• Subject: Re: Quaternary Operator
• From: Nilson <nilson.brazil@...>
• Date: Sat, 20 Nov 2010 23:19:52 -0200

```> function ifq(condition, f_true, f_false, f_nil)
>  if condition == nil then
>    return f_nil or and f_nil()
>  elseif condition then
>    return f_true and f_true()
>  else
>    return f_false and f_false()
>  end
> end
>

It is very nice, but I think it is not the same.

local f
print( [ f ;1; 2], [f; 1,2,3], [f;1;2;nil] )
>> 2  3 nil

print( ifq(f,1,2) , ifg(f,1,2,3), ifg(f,1,2,nil)  )
>> nil  3 nil

But it is possible to write a function to produce the same result as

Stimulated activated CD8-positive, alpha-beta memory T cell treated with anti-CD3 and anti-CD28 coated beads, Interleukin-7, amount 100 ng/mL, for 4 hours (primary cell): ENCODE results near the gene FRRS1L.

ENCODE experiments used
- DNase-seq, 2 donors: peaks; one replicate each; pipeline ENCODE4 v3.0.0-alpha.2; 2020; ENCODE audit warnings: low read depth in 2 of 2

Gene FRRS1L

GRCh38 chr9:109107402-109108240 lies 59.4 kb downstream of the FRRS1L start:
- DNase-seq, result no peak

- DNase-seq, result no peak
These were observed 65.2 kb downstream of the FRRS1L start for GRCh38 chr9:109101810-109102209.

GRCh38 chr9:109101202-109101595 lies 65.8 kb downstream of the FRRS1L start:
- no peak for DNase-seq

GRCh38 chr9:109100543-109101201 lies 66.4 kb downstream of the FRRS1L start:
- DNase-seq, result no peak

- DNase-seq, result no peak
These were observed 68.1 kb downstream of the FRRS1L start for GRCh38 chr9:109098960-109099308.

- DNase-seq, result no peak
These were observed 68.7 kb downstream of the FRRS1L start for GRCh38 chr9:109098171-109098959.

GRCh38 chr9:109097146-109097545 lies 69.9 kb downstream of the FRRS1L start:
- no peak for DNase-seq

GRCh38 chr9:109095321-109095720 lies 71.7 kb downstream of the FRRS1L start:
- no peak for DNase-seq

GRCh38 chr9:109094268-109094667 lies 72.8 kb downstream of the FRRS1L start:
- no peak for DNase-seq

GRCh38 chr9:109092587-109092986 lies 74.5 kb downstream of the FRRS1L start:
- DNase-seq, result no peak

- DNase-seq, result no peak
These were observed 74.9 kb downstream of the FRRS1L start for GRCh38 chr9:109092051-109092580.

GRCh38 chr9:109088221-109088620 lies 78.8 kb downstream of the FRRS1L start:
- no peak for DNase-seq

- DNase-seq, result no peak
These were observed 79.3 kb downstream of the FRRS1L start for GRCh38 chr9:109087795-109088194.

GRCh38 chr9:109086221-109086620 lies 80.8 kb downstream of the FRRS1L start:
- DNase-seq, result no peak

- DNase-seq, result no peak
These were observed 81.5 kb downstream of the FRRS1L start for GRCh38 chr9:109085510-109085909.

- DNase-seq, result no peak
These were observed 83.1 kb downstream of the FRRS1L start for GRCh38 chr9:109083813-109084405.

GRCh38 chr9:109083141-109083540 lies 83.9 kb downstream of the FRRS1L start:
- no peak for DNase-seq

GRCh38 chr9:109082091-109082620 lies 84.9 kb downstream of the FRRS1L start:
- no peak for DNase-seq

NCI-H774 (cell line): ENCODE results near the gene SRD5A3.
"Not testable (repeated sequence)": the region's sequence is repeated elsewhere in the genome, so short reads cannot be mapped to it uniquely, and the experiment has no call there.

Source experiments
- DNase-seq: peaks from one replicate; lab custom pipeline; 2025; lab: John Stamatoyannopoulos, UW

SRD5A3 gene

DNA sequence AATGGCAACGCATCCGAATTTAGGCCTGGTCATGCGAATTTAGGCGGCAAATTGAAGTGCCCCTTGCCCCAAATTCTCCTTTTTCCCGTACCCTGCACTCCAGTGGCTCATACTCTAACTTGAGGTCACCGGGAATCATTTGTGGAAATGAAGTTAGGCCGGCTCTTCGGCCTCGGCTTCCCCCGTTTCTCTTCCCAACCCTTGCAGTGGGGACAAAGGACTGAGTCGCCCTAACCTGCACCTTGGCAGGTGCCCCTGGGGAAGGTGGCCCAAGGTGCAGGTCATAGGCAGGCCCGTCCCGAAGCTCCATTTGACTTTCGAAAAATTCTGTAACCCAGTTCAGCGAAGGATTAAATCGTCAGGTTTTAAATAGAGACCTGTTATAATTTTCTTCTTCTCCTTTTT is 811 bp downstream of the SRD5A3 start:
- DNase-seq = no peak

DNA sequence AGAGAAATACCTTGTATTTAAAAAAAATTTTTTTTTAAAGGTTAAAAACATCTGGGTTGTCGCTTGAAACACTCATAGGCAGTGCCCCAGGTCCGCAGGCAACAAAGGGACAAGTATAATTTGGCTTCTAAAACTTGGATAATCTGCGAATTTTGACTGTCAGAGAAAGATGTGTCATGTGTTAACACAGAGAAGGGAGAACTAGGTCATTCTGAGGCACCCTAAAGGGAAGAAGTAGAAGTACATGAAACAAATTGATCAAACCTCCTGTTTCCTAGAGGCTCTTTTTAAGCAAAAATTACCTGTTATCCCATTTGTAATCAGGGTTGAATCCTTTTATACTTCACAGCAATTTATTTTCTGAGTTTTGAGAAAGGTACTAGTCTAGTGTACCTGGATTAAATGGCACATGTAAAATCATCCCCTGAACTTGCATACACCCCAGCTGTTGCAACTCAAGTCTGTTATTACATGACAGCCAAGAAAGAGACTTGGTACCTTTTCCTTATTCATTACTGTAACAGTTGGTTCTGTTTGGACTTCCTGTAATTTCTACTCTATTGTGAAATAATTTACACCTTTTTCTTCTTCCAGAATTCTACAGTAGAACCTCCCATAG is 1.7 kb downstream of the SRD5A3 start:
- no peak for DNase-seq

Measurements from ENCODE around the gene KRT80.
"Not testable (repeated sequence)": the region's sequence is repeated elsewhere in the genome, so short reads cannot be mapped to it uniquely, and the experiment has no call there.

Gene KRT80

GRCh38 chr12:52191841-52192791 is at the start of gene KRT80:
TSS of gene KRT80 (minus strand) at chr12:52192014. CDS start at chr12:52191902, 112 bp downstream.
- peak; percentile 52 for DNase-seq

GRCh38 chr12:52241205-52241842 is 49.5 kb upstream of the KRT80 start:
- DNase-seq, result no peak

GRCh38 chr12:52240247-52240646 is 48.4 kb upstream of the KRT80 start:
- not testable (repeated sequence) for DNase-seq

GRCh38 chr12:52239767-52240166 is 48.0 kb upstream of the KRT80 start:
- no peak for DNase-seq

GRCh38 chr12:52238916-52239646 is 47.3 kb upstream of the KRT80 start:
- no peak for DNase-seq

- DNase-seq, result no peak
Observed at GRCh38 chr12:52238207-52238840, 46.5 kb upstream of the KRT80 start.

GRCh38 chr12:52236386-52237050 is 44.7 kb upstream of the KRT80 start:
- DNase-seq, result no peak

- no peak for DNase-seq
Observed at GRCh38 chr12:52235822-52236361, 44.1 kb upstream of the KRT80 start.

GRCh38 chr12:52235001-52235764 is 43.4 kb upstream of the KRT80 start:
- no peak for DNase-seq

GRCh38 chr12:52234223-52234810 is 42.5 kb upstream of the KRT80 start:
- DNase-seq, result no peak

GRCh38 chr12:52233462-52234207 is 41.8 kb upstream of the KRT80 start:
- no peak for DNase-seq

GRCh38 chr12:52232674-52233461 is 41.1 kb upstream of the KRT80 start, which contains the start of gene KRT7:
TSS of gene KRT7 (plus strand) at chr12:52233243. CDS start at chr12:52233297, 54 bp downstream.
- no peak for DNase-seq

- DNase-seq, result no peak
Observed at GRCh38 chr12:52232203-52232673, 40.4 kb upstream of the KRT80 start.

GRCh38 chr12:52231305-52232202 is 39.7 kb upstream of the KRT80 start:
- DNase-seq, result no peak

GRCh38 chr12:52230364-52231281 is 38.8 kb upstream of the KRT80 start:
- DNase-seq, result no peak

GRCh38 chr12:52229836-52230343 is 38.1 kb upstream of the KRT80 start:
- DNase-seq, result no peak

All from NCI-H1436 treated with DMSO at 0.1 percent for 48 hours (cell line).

is entirely possible to make  multiplication using only additions.

This operator is just a exercise to define a more powerful C-like
ternary operator without new lexical symbols or colon usage - just
syntax. And as in Lua "not nil == not false", I think that could exist
an operator able to check if a value is true, false or nil in one
single step, hence a "tristate/tribool ternary operator" (avoiding
"quaternary operator") makes sense.  Besides that, the bracket syntax
also facilitates understanding in complex expressions. Compare:

x = 2 + a ? b : c ? d * 2 : e + 5     // C#, C++, C
with
x = 2 + [ a; b; [c; d * 2; e + 5] ]

And finally, as you don't need to press the shift key, the typing is
slightly faster.

But no reason to stress, for now this is just a exercise.

--
Nilson

```